Only time will tell, but Javelin may just be Stevens’ best album yet. It incorporates key elements of all of his standout albums – the enchanting choirs of Illinois, the twisting folk guitar of Carrie & Lowell, and the electronic touches of Age of Adz – all while bringing a fresh new sound and staying true to his classic themes of love and loss. Many critics are calling Javelin a “return-to-form,” but with each release from Stevens, he shows that while he has developed signature themes and sounds over the years, he always has something new to bring to the table. On Javelin, Stevens has mastered finding a certain comfort and warmth in grief, a feeling we all know well. The melodies can only be described as melancholic whimsy. While almost the entire tracklist brings sadness and longing to its listeners, each song ends more hopeful than it began. Lush blends of acoustic and electronic instrumentals fill the spaces where words can no longer capture the feelings Stevens longs to express. Like the majority of Stevens’ studio albums, Javelin is almost entirely self-written and self-produced, with the exception of a choir of his peer musicians on backing vocals and The National’s Bryce Dessner lending a hand on guitar for “Sh*t Talk,” an eight-minute triumph of a song. 

Javelin opens with “Goodbye Evergreen,” which begins with Stevens audibly inhaling, as if to signify his preparation to confess everything he has suffered through by himself. It starts as a somber piano-led track and quickly transitions into an exploding electronic masterpiece. Stevens’ pain can be heard in his voice as he bids farewell to his partner, accepting what he has lost, but holding onto his memory. While Stevens opens the album with a goodbye to his partner, the tracklist seems to take listeners on a journey through the ups and downs of their relationship. “I know relationships can be very difficult,” he remarks in his most recent post. Without truly hearing the lyrics, “Will Anybody Ever Love Me?” first comes off as an easy listen, but with its exceedingly self-deprecating lyrics, it’s a desperate plea to be loved and understood.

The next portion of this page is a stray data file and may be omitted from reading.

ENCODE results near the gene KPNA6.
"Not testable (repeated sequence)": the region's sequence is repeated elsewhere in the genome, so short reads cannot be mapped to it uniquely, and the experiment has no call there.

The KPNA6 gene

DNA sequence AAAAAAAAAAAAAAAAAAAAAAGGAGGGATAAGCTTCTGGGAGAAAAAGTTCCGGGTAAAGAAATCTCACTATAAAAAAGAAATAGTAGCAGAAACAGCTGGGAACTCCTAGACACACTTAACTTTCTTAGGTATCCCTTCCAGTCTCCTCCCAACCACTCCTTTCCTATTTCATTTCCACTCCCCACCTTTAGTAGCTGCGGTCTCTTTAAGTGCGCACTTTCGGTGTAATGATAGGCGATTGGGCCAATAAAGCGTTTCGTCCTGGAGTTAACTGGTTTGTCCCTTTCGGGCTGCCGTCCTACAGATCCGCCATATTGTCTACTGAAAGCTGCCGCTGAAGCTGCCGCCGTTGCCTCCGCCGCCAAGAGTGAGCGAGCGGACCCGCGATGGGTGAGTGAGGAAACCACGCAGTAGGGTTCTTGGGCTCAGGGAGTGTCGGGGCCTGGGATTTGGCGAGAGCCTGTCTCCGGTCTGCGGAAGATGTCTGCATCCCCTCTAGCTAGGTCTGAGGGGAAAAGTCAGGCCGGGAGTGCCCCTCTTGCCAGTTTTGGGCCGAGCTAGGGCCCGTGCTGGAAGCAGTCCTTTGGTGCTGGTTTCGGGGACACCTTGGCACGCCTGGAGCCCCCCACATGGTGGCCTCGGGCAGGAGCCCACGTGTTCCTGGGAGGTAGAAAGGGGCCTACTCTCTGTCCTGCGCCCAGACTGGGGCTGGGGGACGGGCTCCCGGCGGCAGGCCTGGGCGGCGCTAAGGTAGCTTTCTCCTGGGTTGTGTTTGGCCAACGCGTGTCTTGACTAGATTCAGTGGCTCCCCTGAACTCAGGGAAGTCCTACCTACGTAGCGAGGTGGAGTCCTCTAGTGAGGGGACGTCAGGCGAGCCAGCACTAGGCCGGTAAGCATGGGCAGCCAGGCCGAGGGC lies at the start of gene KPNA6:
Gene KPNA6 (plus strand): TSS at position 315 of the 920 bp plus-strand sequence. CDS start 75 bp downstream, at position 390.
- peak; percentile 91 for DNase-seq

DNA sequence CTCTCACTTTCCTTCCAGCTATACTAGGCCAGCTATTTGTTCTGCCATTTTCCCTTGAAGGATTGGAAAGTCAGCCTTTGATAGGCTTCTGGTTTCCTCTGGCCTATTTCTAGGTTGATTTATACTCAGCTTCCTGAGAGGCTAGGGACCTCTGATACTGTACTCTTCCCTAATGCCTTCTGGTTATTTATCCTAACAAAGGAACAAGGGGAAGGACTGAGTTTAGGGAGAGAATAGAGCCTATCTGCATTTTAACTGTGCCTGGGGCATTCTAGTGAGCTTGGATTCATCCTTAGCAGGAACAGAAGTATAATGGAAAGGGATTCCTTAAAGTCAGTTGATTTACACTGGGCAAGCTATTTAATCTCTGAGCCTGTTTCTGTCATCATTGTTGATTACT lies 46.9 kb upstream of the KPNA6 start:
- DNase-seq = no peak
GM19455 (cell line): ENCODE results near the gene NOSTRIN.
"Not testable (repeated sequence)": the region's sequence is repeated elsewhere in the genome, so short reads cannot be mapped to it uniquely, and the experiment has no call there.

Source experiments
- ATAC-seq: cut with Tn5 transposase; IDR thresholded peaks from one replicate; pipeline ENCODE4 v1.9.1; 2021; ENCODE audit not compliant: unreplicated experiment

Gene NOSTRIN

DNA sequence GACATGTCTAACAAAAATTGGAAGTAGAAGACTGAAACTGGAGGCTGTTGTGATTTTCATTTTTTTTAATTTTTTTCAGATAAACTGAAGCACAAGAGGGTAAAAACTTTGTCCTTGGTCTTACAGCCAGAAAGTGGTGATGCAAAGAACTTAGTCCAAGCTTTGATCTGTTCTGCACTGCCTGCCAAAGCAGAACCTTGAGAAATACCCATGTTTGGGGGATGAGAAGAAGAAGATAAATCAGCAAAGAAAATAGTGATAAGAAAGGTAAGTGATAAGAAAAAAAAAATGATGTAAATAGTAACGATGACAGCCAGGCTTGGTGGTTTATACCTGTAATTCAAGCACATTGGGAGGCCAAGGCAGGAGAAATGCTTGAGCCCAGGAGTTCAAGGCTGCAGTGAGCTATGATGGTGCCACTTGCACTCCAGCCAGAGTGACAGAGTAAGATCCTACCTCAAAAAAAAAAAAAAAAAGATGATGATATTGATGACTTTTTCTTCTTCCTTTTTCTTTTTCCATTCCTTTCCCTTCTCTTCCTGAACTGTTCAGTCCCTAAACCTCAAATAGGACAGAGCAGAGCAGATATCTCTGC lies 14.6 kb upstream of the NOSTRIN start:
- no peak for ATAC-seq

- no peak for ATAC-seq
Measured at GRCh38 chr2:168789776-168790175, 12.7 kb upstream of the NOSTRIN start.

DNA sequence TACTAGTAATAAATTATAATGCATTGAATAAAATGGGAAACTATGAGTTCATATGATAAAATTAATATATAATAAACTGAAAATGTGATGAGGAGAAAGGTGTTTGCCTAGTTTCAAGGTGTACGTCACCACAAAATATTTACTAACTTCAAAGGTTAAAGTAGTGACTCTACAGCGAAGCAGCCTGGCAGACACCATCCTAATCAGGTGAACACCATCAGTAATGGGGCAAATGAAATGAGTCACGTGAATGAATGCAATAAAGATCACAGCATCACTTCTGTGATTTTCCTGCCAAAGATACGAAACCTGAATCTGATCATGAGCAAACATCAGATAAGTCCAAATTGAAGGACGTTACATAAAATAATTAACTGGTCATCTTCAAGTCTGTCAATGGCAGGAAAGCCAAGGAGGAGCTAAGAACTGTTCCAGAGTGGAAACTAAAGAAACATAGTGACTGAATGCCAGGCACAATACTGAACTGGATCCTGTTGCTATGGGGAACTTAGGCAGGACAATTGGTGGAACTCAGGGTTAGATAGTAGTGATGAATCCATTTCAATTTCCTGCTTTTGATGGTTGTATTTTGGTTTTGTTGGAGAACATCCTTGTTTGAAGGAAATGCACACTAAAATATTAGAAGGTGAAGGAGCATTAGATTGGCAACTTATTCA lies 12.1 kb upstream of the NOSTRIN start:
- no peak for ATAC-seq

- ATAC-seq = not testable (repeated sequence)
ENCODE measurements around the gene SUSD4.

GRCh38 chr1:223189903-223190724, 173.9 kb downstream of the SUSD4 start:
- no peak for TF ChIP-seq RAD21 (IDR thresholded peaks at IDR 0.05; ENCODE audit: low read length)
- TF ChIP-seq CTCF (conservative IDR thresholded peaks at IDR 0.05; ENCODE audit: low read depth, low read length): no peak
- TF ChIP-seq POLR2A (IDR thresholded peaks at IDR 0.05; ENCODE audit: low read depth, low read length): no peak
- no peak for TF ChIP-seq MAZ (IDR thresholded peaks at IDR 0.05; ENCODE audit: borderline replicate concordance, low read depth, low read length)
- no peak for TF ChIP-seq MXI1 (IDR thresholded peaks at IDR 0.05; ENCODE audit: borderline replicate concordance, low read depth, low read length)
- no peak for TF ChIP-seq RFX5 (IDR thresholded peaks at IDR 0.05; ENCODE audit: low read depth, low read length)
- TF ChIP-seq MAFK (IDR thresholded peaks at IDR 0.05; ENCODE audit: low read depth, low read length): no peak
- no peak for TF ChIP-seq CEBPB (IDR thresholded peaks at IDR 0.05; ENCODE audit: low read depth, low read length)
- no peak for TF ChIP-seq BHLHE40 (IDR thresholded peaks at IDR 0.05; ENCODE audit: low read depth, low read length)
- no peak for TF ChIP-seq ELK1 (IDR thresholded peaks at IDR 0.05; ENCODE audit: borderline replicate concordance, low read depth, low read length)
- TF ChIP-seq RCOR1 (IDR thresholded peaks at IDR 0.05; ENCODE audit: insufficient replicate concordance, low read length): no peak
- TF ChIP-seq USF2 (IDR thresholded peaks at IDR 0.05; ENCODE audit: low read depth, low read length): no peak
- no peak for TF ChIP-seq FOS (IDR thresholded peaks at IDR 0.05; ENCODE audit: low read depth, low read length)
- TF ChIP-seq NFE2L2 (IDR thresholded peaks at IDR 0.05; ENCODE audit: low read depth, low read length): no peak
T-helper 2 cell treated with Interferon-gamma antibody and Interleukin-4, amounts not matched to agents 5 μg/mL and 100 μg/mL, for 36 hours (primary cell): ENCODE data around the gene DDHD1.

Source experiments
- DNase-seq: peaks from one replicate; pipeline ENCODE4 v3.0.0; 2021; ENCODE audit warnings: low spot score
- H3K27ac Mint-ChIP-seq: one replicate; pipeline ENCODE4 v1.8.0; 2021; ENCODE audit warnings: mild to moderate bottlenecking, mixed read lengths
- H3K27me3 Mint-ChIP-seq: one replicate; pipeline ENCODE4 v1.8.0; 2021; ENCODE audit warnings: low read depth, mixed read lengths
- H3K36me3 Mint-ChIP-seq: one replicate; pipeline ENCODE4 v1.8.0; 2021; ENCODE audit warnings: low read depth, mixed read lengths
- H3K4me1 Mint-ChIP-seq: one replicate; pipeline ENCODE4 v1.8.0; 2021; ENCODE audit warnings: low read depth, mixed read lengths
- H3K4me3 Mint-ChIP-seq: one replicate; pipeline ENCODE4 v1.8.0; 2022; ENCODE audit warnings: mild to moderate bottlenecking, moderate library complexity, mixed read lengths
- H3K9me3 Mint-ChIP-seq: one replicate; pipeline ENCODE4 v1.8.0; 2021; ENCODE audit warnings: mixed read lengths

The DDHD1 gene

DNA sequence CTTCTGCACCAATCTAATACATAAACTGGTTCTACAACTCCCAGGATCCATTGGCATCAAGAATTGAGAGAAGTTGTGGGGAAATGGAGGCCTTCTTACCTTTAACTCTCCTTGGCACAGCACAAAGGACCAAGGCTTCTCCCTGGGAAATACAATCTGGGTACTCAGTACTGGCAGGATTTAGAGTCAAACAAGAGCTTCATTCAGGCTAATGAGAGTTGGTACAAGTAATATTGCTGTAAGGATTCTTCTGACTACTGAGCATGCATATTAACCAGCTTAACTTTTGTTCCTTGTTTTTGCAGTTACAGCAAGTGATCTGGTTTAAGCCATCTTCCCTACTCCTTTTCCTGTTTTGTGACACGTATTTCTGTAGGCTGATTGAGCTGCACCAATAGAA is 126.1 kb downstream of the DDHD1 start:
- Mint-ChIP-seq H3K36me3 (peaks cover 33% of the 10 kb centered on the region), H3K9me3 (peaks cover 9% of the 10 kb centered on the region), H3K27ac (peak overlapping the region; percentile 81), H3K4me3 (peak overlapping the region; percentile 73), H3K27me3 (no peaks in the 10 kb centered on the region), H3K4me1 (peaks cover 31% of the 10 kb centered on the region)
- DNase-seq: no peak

Stevens’ religious themes are prevalent on Javelin, most notably in “Everything That Rises.” The titular line of the song pulls from French philosopher Pierre Teilhard De Chardin’s famous quote, “Remain true to yourself, but move ever upward toward greater consciousness and greater love…For everything that rises must converge.” Throughout the verses, Stevens references the Book of Genesis (“Turn your face around like a salted sphere”), the Book of Matthew (“Cast me not in Hell”), and the Book of Ezekiel (“Turn yourself away from the wickedness”). Paired with the verses, the refrain seems to serve as an expression of self-acceptance; perhaps Stevens is reflecting on his struggle with his identity within his Christian faith. “Genuflecting Ghost,” which directly follows “Everything That Rises” on the track list, features restless folk guitar arpeggios and melisma-filled prayer-like lyrics addressed towards Stevens’ late partner, also with heavy religious undertones, including multiple references to Judgement Day.